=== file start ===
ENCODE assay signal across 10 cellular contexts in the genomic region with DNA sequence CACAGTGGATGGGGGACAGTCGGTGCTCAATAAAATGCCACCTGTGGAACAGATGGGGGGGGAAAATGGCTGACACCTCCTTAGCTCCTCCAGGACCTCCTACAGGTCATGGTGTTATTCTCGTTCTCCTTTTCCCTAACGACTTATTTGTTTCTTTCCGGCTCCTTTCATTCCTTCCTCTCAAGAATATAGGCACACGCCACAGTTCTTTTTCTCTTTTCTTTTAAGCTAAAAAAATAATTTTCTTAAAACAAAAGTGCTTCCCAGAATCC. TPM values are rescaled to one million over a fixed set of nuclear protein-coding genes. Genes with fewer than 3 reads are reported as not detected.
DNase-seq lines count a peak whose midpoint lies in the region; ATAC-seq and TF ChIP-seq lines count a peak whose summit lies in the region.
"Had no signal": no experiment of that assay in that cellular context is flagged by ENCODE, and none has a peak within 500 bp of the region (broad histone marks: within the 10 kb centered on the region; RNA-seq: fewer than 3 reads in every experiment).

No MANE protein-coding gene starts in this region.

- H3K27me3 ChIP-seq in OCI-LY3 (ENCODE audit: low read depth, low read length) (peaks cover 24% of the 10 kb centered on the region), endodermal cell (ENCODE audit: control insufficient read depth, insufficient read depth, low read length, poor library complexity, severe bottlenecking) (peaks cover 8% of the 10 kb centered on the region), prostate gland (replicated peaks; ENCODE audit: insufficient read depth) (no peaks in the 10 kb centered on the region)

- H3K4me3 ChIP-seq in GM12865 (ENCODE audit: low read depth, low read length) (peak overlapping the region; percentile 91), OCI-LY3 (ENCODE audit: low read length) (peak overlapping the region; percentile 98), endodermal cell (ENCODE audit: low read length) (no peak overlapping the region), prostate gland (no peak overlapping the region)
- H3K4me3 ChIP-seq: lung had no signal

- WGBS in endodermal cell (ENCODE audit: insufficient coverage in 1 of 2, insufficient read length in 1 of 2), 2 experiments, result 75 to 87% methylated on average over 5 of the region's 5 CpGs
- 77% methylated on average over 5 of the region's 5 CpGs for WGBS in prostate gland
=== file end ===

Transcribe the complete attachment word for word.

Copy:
ENCODE assay signal across 10 cellular contexts in the genomic region with DNA sequence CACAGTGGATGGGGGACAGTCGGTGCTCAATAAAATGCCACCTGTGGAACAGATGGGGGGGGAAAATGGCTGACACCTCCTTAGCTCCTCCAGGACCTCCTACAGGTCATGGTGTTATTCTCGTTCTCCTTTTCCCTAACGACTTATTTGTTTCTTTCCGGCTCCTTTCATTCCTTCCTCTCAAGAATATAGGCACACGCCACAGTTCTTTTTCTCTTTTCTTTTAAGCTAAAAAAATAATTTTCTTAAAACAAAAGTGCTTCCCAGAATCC. TPM values are rescaled to one million over a fixed set of nuclear protein-coding genes. Genes with fewer than 3 reads are reported as not detected.
DNase-seq lines count a peak whose midpoint lies in the region; ATAC-seq and TF ChIP-seq lines count a peak whose summit lies in the region.
"Had no signal": no experiment of that assay in that cellular context is flagged by ENCODE, and none has a peak within 500 bp of the region (broad histone marks: within the 10 kb centered on the region; RNA-seq: fewer than 3 reads in every experiment).

No MANE protein-coding gene starts in this region.

- H3K27me3 ChIP-seq in OCI-LY3 (ENCODE audit: low read depth, low read length) (peaks cover 24% of the 10 kb centered on the region), endodermal cell (ENCODE audit: control insufficient read depth, insufficient read depth, low read length, poor library complexity, severe bottlenecking) (peaks cover 8% of the 10 kb centered on the region), prostate gland (replicated peaks; ENCODE audit: insufficient read depth) (no peaks in the 10 kb centered on the region)

- H3K4me3 ChIP-seq in GM12865 (ENCODE audit: low read depth, low read length) (peak overlapping the region; percentile 91), OCI-LY3 (ENCODE audit: low read length) (peak overlapping the region; percentile 98), endodermal cell (ENCODE audit: low read length) (no peak overlapping the region), prostate gland (no peak overlapping the region)
- H3K4me3 ChIP-seq: lung had no signal

- WGBS in endodermal cell (ENCODE audit: insufficient coverage in 1 of 2, insufficient read length in 1 of 2), 2 experiments, result 75 to 87% methylated on average over 5 of the region's 5 CpGs
- 77% methylated on average over 5 of the region's 5 CpGs for WGBS in prostate gland